Like many people, I’ve always had an aesthetic aversion to the yellow smiley face. Not only did I find it visually unappealing, but due to overuse I thought of the smiley as a trite visual cliché. But that was the old me. Now, the more I explore and decode smiley faces and their related family members, the more appreciation I have for the complexity of how two elliptical eyes and a mouth line can communicate emotion.
The fact that we understand the expressions depicted in schematic faces—from emoticons to smiley faces to simple cartoons—is a fascinating feature of the human brain. By schematic faces, I’m referring to simple line drawings or marks that depict the organizational pattern and basic features of a face. Using schematic faces in various types of visual communication is one way to leverage the human ability to interpret facial language quickly.
What’s special about faces?
People tend to pay more attention to faces than to other objects. Similar to how a bright color pops out at a viewer while looking at a graphic, a face will pop out when mixed in with a group of non-face objects. This doesn’t happen when animal faces are mixed with the same group of non-face objects; only with human faces.1
It’s safe to say that our brains are attuned to the human face, most likely because faces are loaded with information. When we perceive a face, we gather information about the person’s identity, emotional condition, direction of eye gaze, facial movements and head gestures. Faces are rich with information important to survival, such as identifying whether someone is familiar or a stranger. Faces are also rich sources of information relevant to social interaction, such as whether a person is approachable or wants to be left alone. Fortunately, we rapidly read and process emotional expressions.
It is fairly well agreed upon that each type of facial information processing occurs through different functional specializations and neural mechanisms in the brain.
The Facial Code
The conveyance of facial expressions are uncannily reflected in schematic faces. This is probably due to our competence at reading and interpreting what is known as the facial code, which many believe is universal to all people in all cultures. The facial code refers to the emotional messages that are expressed by movements of the facial muscles around the eyes, mouth and sometimes the nose. Thus, we decode emotional signals by perceiving the position or slant of a person’s eyebrows, the shape of the eyes and mouth, and the wrinkles around facial features. This constitutes the facial signal system that humans use to convey emotions.
There has been much research conducted on whether we have a limited number of distinct primary emotions. Paul Ekman, one of the most well-known researchers in this field, has proposed that there are six primary emotions: joy, sadness, surprise, fear, disgust and anger. Theoretically, as a person experiences one of these six emotions, the brain signals the facial muscles to contract or relax, which results in one of the prototypical facial codes. See the table below.3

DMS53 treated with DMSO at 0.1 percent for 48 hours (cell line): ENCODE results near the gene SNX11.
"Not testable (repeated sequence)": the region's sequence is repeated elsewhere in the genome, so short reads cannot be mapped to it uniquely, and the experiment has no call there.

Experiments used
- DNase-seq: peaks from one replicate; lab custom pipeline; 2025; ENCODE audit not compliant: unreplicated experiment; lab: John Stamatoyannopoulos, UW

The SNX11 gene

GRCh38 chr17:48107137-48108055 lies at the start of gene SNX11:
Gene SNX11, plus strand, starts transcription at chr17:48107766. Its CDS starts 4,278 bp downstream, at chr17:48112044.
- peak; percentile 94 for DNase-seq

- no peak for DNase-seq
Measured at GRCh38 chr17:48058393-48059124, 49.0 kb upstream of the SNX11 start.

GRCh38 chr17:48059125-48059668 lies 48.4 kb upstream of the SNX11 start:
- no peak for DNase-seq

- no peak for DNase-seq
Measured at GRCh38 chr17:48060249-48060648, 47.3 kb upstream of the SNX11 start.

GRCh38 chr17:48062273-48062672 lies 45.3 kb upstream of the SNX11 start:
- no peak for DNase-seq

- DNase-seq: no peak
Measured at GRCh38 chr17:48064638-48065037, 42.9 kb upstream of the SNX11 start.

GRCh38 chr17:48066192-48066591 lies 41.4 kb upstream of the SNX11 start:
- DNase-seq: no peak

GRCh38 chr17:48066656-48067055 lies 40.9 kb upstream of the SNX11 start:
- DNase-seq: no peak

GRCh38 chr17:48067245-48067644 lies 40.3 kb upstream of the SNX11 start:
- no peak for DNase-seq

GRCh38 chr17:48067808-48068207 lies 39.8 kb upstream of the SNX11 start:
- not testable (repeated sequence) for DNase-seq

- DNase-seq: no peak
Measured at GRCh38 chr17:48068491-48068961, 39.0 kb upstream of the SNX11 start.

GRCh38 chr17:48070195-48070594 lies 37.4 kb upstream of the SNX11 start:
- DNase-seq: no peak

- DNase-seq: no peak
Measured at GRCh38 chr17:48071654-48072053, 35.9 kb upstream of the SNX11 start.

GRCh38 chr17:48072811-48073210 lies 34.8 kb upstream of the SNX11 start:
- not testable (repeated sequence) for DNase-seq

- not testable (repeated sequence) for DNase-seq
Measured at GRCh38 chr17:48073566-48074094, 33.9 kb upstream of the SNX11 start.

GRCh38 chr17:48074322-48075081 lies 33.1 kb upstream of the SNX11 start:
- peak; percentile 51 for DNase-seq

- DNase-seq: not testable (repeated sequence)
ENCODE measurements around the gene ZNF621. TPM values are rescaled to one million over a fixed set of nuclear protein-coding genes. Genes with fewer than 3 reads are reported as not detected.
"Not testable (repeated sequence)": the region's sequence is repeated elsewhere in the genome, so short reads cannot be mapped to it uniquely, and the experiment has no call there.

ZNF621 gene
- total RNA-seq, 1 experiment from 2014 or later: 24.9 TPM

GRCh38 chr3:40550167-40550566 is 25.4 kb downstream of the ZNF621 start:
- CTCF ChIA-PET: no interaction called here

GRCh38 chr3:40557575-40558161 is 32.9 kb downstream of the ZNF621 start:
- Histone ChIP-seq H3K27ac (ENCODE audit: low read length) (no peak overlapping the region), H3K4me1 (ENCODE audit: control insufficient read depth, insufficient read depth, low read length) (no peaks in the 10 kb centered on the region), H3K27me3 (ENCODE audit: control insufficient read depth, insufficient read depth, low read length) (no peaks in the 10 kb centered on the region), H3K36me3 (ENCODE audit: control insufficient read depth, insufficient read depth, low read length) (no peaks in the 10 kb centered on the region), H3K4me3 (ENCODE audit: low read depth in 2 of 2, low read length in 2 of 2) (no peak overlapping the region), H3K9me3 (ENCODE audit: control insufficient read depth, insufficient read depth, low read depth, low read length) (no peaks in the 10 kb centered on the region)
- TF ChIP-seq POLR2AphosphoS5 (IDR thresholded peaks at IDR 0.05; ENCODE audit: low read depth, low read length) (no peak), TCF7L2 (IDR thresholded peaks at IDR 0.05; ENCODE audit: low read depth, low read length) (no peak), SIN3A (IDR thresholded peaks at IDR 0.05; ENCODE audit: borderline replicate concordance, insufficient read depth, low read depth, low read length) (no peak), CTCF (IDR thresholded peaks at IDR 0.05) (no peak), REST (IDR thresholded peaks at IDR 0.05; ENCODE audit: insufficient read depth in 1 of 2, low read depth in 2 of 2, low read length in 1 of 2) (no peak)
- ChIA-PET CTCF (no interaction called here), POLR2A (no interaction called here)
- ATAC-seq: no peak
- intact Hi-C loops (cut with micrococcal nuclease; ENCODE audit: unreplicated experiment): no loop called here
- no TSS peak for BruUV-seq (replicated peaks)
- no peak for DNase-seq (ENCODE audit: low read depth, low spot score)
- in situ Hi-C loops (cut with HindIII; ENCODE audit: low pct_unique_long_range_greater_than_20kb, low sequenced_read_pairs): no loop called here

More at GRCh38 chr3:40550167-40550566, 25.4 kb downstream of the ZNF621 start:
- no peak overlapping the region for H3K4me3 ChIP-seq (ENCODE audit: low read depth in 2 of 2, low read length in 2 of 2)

Use in Visual Communication
There have been many attempts to use schematic faces in everything from infographics and data visualization to identity designs and communication aids. Some are more effective than others. Here are a few examples below.
Infographic Use: This infographic from Good Magazine (click graphic for the original) depicts the happiness quotient of people in 13 countries over a 30 year time span. The important facial element is the mouth, which serves as a line graph against four gray dotted lines that are placed behind the face. The bottom most gray line represents the least happiness and the top gray line represents the greatest happiness. The graph forms a facial expression that might correspond to the data. I’m not sure.
Communication Aid: The Wong-Baker Faces Pain Scale uses schematic faces to help people communicate about their level of pain during clinical exams. Originally developed for children, it is now used in many healthcare settings where language barriers or communicative disorders interfere with communication.
Logo Design: What happens when a schematic face is incorporated into a logo design? Although this approach would not work for most companies and organizations, it certainly adds a little personality to the brand. In particular, there is something playful and amusing when a schematic face is paired with an object as seen in the two logos on the right.
I think it’s valuable to understand the power that is conveyed in the face. And that we can take advantage of it with simple line drawings is a tribute to the human intellect.
- Hershler, Orit and Hochstein, Shaul (2005). At first sight: A high-level pop out effect for faces. Vision Research:Volume 45, Issue 13, June 2005, 1707-1724.
- Flury, B., & Riedwyl. H. (1981). Graphical representation of multivariate data by means of asymmetrical faces, Journal of American Statistical Association, 76, 757-765.
- Worth Publishers. PsychSim: http://www.worthpublishers.com/catalog/static/worth/bloom/content/psychsim/17emotion/emotion1.htm#